(Londres, 1851-Londres, 1922)

villiers frederic

Jean-Claude SEGUIN


Henry, Richard Levy alias "Villiers" (Londres, 17/11/1822-Clapham, 12/04/1890) épouse (Newington, 01/10/1844) Caroline Bradley (1823-). Descendance : 

  • Mary, Ann Villiers (Levy) (Londres, 07/1845-)
  • Frederic Villiers (Londres, 23/04/1851-Londres, 03/04/1922) épouse ( Hendon, 20/04/1899) Louise, Ethel Bone (Leytonstone, [1875]-Hendon, 09/1916). Descendance : 
    • Mary, Carolyne Dorothea Villiers (Londres, 17/07/1900-)
    • enfant
    • George, Frederic, Alexis Gnimani Villiers
  • Elizabeth Villiers (Londres, [1855]-)


Né à Londres, Frederic Villiers est envoyé au collège en France, puis son goût pour les arts le conduit à fréquenter plusieurs établissements:

My boyish picture-making developed into such a craze that at the age of seventeen I resolved to go in for it in earnest. I studied at the British Museum, at the art-schools of South Kensington, and at many night classes...

VILLIERS, 1920-I: 4.

En pleine Commune, il se rend à Paris afin de trouver le matériel nécessaire à la réalisation d'un panorama sur la guerre franco-prussienne. C'est en 1876, alors que que la Serbie déclare la guerre à la Turquie qu'il est engagé par la revue Graphic pour couvrir cet événement. Il engage désormais une longue carrière de correspondant, et il se retrouve sur de nombreux terrains : la bataille de Plevna (1877), la Palestine, l'Inde, l'Australasie, Hawaï, San Francisco, l'Abyssinie, la guerre sino-japonaise (1894-1895)...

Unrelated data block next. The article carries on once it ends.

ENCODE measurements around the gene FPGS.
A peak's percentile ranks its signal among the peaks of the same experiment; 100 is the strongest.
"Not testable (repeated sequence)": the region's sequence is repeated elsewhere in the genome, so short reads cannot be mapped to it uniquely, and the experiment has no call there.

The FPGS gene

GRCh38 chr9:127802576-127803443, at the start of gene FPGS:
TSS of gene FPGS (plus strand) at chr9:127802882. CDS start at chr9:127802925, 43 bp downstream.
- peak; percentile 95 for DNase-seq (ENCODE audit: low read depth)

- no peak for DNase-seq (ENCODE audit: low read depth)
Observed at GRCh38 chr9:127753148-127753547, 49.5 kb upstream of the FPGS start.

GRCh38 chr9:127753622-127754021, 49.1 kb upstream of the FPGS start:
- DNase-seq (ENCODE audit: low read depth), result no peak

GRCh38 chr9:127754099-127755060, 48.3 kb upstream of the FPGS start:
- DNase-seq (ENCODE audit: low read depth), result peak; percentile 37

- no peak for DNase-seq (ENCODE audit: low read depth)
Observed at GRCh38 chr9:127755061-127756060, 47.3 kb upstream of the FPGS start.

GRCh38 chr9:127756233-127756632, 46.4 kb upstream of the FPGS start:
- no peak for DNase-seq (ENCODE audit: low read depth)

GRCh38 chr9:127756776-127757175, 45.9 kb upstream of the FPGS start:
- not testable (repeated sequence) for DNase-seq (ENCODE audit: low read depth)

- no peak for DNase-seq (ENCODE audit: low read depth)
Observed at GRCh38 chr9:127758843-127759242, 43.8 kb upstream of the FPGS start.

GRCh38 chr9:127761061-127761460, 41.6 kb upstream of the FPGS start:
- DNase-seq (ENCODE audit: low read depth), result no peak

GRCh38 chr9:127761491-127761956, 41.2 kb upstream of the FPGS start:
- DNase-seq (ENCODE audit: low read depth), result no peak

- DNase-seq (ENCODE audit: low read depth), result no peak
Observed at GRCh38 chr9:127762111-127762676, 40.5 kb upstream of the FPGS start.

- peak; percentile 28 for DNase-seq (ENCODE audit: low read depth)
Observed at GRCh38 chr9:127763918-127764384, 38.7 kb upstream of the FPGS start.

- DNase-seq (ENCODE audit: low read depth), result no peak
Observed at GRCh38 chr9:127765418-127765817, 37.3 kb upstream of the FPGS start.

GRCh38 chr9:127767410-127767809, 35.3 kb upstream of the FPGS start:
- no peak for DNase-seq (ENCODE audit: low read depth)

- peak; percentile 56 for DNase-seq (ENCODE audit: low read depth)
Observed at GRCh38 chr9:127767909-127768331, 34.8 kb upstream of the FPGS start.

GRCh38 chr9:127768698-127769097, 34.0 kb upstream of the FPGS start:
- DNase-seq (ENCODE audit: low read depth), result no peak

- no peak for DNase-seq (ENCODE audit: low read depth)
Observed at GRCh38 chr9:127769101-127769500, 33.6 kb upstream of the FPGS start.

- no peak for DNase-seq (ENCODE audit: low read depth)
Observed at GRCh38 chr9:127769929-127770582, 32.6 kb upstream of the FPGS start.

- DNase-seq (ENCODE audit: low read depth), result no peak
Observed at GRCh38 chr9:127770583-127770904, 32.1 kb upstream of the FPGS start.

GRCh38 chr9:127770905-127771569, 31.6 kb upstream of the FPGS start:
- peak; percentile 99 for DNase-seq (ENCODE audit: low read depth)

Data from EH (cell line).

villiers frederic 03

My Cart in the Balkan War (VILLIERS, 1920: 20-21)

Le cinématographe en Grèce et au Soudan (1897-1898)

C'est à l'occasion du conflit qui oppose la Grèce et la Turquie, en 1897, que Frederic Villiers va utiliser pour la première fois - au moins d'un point de vue professionnel - un appareil cinématographique. Il évoque ces prises de vues dans ses mémoires, mais également son désappointement lorsque l'un de ses amis lui décrit une vue de la guerre greco-turque :

When this little war broke out I had ingenuously thought that cinema pictures of the fighting would delight and astonish the public. The cinema camera was then in its infancy, so at considerable expense I took one to the front, as I have already mentioned. It was a laborious business in those early days to arrange the spools and change the films; and I sweated a good deal at the work, but managed to get touches of real warfare. It was a great disappointment, therefore, to discover that these films were of no value in the movie market, for when I returned to England a friend, generally of ordinary intelligence, said to me: 
"My dear Villiers, I saw some wonderful pictures of the Greek war last night."
By his description I knew they were certainly not mine. I wondered at this, because my camera was the only one to pass the Greek customs during the campaign. Then he described one of the pictures:
"Three Albanians came along a very white, dusty road toward a cottage on the right of the screen. As they neared it they opened fire; you could see the bullets strike the stucco of the building. Then one of the Turks with the butt end of his rifle smashed in the door of the cottage, entered, and brought out a lovely Athenian maid in his arms. You could see her struggling and fighting for liberty. Presently an old man, evidently the girl's father, rushed out of the house to her rescue, when the second Albanian whipped out his yataghan from his belt and cut the old gentleman's head off."
Here my friend grew enthusiastic. "There was the head," said he, "rolling in the foreground of the picture." Nothing could be more positive than that.